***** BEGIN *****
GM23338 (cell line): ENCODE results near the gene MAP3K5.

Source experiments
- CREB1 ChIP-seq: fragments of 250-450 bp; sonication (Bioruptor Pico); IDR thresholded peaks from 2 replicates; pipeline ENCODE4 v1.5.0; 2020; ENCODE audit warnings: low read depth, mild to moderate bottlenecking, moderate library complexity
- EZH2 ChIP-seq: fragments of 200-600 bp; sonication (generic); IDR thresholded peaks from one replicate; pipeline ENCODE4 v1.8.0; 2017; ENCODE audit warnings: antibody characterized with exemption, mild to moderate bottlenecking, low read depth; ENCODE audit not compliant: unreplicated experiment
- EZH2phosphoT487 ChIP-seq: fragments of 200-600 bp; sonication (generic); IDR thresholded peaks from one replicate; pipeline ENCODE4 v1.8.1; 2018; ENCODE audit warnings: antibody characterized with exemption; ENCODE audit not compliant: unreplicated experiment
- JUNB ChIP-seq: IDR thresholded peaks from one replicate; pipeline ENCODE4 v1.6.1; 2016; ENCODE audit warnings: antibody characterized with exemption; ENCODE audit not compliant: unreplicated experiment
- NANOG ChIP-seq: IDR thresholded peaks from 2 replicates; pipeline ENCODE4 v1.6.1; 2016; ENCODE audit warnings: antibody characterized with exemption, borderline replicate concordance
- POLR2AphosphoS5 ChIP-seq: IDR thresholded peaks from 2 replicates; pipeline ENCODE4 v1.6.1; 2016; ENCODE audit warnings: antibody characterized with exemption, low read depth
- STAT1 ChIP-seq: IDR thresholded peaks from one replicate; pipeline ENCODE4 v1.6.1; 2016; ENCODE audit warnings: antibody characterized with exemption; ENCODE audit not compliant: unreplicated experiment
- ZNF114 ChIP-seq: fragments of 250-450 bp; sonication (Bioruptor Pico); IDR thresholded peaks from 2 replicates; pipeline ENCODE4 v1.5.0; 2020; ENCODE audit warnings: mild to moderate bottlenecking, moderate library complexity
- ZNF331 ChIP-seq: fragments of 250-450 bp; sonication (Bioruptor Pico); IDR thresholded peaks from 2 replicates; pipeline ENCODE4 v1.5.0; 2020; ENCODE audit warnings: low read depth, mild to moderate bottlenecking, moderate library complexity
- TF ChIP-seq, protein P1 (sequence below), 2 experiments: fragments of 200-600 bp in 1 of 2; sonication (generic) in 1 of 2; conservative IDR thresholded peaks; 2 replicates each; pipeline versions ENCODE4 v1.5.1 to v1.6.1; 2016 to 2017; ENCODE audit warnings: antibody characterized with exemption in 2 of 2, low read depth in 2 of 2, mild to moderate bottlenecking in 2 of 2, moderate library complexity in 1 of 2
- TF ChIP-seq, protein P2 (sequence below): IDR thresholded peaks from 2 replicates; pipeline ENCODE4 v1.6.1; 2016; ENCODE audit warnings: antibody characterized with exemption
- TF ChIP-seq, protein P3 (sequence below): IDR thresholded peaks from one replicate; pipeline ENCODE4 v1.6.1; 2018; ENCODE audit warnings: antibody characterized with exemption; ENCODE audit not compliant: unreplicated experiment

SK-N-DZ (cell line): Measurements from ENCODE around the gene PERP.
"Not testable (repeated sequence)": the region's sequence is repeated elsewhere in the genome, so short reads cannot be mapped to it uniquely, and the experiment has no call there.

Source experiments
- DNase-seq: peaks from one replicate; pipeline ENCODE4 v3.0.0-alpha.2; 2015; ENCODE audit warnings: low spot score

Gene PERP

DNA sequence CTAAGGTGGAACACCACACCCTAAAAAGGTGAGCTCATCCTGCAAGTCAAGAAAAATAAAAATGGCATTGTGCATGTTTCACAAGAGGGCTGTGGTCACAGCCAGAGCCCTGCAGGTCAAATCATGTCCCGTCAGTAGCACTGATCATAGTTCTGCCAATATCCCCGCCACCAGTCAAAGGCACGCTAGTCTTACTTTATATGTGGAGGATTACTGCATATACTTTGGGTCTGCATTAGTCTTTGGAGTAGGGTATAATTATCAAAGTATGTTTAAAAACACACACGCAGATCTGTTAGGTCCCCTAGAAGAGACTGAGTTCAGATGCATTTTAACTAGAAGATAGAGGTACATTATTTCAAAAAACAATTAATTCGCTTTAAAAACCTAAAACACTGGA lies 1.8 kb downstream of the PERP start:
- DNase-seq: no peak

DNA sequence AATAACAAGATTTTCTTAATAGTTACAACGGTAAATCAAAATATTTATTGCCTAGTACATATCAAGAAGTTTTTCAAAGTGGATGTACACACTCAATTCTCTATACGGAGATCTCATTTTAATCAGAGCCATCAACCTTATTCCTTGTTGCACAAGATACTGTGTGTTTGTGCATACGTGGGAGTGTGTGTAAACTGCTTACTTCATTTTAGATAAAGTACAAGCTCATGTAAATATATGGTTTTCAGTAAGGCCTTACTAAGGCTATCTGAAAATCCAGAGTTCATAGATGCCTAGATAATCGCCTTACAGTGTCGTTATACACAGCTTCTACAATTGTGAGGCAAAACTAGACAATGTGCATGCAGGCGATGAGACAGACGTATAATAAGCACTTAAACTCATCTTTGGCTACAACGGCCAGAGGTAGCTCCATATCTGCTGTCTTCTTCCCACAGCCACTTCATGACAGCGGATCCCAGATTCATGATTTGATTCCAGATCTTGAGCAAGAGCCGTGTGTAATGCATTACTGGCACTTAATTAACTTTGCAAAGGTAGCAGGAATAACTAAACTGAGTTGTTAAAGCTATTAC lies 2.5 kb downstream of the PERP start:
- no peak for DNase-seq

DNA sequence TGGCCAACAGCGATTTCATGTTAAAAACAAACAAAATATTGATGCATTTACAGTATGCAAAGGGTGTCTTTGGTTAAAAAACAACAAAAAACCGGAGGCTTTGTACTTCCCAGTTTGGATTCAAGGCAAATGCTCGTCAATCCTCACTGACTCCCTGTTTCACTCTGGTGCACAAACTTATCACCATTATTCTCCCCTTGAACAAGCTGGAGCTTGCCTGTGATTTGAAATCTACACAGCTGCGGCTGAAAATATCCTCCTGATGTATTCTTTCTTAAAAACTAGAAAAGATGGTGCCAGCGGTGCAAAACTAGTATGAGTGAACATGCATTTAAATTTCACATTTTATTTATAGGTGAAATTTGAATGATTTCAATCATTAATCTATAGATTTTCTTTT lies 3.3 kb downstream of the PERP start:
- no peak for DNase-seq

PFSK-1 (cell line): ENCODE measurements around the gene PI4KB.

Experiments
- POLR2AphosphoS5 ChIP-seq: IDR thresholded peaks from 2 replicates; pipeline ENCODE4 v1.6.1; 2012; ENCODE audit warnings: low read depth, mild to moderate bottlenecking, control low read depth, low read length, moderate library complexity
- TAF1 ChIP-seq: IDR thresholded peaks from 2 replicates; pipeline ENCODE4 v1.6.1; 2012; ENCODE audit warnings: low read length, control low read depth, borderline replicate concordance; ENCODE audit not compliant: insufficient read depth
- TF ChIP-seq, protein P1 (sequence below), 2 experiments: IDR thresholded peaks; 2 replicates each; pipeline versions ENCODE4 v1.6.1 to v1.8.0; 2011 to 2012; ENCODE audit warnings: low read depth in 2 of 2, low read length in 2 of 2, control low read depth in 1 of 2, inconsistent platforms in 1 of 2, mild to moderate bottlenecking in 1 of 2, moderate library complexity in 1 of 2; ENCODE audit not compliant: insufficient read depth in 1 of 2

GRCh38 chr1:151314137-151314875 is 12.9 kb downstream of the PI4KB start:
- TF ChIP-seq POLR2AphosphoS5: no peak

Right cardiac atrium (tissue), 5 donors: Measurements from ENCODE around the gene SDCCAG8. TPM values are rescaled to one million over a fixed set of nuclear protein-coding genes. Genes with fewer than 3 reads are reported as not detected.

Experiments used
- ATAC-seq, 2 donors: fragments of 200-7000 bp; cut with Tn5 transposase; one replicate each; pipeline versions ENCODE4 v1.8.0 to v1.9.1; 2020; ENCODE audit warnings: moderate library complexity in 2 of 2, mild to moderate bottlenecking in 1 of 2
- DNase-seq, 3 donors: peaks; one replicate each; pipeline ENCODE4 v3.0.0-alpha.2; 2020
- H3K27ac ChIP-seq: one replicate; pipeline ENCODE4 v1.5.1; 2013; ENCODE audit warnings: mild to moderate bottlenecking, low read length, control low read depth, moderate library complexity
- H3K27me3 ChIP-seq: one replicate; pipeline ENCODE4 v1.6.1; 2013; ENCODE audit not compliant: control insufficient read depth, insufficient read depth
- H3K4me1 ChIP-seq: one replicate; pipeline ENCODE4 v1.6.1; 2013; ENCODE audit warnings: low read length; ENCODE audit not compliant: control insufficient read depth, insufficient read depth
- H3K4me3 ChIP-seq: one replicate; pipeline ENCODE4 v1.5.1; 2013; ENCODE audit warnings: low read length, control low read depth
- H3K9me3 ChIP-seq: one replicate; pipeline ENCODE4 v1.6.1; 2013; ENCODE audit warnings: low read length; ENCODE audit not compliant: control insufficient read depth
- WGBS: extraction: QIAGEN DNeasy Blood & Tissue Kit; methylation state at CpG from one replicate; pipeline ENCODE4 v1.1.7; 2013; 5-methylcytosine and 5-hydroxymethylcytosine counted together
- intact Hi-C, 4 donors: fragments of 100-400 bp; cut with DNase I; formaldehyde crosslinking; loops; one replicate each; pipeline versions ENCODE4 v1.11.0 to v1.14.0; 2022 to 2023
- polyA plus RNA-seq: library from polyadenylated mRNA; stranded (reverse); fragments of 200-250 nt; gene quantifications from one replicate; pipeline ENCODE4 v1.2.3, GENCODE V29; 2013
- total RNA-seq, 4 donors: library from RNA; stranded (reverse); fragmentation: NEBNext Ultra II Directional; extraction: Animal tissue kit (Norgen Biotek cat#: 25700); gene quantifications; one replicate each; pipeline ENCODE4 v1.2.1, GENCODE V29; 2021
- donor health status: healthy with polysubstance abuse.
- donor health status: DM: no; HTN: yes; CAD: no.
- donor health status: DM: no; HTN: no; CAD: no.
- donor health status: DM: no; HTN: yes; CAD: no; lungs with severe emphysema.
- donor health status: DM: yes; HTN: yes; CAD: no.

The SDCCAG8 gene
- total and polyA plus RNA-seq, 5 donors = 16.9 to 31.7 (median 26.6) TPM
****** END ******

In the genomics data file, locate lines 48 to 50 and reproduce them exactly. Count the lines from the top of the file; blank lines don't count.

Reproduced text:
- donor health status: DM: no; HTN: no; CAD: no.
- donor health status: DM: no; HTN: yes; CAD: no; lungs with severe emphysema.
- donor health status: DM: yes; HTN: yes; CAD: no.